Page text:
The $100 Laptop Moves Closer to Reality

[SOURCE: Wall Street Journal, AUTHOR: Steve Stecklow [email protected]]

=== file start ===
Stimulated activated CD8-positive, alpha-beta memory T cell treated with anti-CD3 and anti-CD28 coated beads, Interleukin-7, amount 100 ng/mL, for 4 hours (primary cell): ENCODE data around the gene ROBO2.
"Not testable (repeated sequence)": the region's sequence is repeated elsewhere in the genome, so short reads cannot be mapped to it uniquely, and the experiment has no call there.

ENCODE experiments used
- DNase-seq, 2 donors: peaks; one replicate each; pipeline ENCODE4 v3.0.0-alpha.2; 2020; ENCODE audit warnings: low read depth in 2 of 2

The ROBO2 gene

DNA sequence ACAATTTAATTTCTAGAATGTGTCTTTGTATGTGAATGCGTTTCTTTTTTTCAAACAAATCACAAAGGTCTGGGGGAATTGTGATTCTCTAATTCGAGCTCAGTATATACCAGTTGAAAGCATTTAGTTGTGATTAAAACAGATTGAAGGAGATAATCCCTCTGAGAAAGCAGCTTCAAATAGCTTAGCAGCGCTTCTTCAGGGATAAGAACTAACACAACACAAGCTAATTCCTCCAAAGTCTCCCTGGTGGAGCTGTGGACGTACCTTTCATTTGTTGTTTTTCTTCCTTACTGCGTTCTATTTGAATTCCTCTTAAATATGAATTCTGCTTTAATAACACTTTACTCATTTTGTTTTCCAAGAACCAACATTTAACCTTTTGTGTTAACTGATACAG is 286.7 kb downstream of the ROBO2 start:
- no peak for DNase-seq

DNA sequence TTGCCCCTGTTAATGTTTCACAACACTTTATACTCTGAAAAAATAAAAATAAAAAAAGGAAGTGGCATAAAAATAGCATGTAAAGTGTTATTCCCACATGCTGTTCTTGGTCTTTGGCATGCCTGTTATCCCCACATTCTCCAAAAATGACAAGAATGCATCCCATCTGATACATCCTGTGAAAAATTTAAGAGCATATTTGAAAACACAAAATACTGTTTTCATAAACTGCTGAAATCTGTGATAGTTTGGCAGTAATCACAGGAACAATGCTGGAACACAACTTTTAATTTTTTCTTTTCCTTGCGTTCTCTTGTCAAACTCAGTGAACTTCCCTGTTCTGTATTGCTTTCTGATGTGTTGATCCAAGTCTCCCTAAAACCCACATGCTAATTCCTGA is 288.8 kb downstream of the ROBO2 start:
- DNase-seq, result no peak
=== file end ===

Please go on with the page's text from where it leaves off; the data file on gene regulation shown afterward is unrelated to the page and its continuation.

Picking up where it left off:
A novel plan to develop a $100 laptop computer for distribution to millions of schoolchildren in developing countries has caught the interest of governments and the attention of computer-industry heavyweights. First announced in January by Nicholas Negroponte, the founding chairman of the Massachusetts Institute of Technology's Media Lab, the initiative appears to be gaining steam. Mr. Negroponte is scheduled to demonstrate a working prototype of the device with United Nations Secretary General Kofi Annan on Wednesday at a U.N. technology conference in Tunisia. Although no contracts with governments have been signed, Mr. Negroponte says current plans call for producing five to ten million units beginning in late 2006 or early 2007, with tens of millions more a year later. Five companies -- Google, Advanced Micro Devices, Red Hat, News Corp. and Brightstar -- have each provided $2 million to fund a nonprofit organization called One Laptop Per Child that was set up to oversee the project. Mr. Negroponte remains eager to place the laptop in the hands of 100 to 150 million students. He says he has learned in educational projects in Cambodia and other developing countries that computers spur children to learn and explore outside the boundaries of a classroom, and share their discoveries with their families. "I do not think of them only in classrooms, but part of an integrated and seamless experience for kids and their families," he says. Still, the project would require governments in the developing world to come up with $15 billion to supply 150 million laptops, and it isn't yet clear how many countries can afford even a $100 machine. Technical hurdles also remain.
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